Russia's parliament has approved a bill to give the Kremlin more control over the country's regions, ending direct elections of the 89 regional governors.
The reforms are aimed at avoiding a repeat of Beslan
Instead they will be nominated by the president, then confirmed by regional legislatures.
The measure is part of a reform package put forward by President Putin to boost security after the Beslan school siege.
Critics say he is undermining the constitution and depriving Russians of their democratic rights.
The measure was approved in its first reading after two hours of debate. Sixty-four deputies voted against, 365 voted in favour, and four abstained.
The pro-Kremlin United Russia party holds a two-thirds majority in the lower house of parliament, the Duma.
The bill is expected to pass its two subsequent readings.
An independent liberal member of parliament, Vladimir Ryzhkov, said the vote amounted to a vote of no confidence in the Russian people.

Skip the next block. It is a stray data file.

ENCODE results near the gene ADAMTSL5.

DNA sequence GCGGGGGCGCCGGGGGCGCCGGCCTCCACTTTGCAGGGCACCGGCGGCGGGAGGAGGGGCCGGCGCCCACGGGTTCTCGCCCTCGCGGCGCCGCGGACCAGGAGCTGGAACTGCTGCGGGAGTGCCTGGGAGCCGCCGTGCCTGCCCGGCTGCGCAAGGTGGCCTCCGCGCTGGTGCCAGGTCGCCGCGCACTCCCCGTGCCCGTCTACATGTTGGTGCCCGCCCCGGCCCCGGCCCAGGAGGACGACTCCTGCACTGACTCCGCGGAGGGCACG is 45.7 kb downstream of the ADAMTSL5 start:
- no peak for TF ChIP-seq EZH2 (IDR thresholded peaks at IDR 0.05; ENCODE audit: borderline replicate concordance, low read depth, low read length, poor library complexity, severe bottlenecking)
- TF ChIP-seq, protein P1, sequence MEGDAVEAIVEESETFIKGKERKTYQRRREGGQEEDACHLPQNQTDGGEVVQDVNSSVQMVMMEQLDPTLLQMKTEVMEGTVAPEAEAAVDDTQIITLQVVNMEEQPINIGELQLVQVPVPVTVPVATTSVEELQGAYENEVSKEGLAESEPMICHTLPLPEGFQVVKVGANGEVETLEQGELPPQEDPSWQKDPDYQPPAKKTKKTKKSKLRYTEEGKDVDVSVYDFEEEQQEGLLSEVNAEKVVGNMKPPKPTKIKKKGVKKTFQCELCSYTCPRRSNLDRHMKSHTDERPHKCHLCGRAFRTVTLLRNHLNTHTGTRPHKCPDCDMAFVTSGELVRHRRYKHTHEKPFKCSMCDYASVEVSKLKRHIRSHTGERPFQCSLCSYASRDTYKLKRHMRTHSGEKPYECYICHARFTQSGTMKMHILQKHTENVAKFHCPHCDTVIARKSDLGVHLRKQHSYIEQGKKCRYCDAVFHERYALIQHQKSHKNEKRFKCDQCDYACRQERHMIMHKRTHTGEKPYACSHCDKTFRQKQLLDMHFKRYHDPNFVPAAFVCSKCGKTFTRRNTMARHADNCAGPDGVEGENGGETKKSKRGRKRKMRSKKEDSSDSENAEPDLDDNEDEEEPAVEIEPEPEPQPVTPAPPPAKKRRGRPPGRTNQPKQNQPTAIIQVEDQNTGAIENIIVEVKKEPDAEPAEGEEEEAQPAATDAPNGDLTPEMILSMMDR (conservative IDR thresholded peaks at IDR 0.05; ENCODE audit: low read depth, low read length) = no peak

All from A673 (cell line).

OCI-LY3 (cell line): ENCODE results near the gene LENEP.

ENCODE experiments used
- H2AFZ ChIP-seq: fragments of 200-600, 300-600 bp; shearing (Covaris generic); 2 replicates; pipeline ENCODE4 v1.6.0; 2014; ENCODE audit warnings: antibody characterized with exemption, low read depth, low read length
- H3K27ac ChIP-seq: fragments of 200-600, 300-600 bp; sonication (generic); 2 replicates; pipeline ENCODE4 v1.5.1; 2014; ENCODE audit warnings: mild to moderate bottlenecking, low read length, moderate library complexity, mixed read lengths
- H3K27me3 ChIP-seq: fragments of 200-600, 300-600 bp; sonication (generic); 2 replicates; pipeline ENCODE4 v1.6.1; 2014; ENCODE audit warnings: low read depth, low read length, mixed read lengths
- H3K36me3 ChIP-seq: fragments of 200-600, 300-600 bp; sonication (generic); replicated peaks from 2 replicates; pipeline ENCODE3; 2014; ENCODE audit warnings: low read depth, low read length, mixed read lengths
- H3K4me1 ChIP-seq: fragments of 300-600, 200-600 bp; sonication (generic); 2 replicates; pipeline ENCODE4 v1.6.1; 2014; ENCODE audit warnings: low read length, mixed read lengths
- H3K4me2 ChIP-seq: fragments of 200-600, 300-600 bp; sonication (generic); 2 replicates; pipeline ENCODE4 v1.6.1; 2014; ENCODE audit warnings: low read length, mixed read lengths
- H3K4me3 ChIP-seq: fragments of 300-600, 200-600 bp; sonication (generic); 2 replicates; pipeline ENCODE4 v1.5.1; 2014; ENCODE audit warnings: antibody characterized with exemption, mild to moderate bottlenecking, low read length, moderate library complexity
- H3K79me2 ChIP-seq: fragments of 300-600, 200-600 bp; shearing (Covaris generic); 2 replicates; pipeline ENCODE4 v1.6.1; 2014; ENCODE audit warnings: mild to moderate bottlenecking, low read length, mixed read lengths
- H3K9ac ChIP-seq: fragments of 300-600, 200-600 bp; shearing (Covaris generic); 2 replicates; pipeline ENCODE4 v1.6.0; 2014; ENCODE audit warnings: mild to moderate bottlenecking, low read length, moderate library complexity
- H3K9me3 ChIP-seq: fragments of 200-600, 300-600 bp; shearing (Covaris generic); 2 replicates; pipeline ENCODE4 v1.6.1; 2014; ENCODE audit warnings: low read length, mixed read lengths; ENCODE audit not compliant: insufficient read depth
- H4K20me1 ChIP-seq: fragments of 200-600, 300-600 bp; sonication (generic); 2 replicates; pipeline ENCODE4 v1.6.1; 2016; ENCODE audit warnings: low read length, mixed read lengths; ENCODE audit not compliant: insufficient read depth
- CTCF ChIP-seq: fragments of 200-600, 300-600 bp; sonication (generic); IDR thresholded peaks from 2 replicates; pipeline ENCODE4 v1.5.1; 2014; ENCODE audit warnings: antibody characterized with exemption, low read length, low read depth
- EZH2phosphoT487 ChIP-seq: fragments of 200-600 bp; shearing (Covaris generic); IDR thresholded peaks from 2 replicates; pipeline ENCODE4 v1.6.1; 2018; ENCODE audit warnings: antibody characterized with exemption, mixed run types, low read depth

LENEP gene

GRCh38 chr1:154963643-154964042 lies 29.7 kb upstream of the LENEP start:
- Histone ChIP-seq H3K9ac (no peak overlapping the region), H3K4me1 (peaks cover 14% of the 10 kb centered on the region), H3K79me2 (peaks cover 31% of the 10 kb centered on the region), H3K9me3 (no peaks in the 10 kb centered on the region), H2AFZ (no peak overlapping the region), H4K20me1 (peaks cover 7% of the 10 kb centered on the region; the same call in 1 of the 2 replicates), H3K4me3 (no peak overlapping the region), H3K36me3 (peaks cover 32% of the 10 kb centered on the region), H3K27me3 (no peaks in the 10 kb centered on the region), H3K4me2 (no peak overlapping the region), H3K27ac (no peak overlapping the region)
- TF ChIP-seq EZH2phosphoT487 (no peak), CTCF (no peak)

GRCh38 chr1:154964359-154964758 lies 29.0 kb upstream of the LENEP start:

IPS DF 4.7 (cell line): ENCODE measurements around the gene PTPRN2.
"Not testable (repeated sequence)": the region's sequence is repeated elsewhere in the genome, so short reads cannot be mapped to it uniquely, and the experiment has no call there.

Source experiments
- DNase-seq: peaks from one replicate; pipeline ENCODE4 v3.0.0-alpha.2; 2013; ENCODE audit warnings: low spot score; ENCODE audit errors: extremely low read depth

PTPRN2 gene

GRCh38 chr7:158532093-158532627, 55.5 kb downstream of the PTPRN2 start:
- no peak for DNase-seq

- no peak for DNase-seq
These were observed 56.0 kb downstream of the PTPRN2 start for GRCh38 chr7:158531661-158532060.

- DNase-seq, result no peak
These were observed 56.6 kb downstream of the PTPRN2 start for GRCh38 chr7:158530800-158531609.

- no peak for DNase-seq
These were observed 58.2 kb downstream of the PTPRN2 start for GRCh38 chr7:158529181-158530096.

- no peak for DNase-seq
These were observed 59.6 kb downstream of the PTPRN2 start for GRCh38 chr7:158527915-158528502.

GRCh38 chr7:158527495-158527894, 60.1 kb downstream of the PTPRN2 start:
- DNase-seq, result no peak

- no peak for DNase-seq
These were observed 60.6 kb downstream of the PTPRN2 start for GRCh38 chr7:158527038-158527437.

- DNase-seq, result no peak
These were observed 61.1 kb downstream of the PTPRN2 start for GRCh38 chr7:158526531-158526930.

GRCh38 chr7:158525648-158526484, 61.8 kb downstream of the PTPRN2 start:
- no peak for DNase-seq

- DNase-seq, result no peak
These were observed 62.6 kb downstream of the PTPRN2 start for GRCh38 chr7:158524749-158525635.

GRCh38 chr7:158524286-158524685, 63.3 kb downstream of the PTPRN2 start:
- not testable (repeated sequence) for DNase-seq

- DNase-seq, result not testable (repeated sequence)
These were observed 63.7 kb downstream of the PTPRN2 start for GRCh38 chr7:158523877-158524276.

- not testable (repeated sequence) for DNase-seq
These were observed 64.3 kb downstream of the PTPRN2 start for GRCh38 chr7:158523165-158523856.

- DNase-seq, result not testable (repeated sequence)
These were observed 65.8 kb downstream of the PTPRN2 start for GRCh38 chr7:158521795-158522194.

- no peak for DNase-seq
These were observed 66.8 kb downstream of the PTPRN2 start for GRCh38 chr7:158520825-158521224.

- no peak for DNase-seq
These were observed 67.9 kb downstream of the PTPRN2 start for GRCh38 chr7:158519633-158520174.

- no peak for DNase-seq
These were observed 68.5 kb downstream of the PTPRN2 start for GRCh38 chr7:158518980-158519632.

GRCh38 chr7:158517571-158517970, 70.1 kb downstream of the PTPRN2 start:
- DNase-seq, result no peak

"By holding it they declare that the people are not ready for democracy," he said.
During a debate on national security ahead of the vote, the Russian Prosecutor General Vladimir Ustinov proposed arresting the relatives of those staging terrorist acts.
He said that showing terrorists what may happen to their relatives could be an efficient tool in negotiations.
During that debate the head of the FSB security services, Nikolai Patrushev, told parliament that more than 80 suicide attackers had been trained on foreign soil to launch strikes in Russia.
However, some attackers have been "neutralised", he said, although he added he could not guarantee there would be no further attacks.
Suicide bombers have been responsible for many attacks in Russia, including the bombing of two planes in August, which killed more than 90 people.
Mr Patrushev called for the creation of a single permanent anti-terrorist centre.
He also said the September school hostage drama in Beslan, North Ossetia, was carried out by Chechen warlord Shamil Basayev, who has already claimed responsibility for the attack, blaming Russia for the bloodshed.
The officially death toll for the siege was 360, including 172 child hostages and 30 members of the gang which targeted the school. Unofficial estimates put the number of victims higher.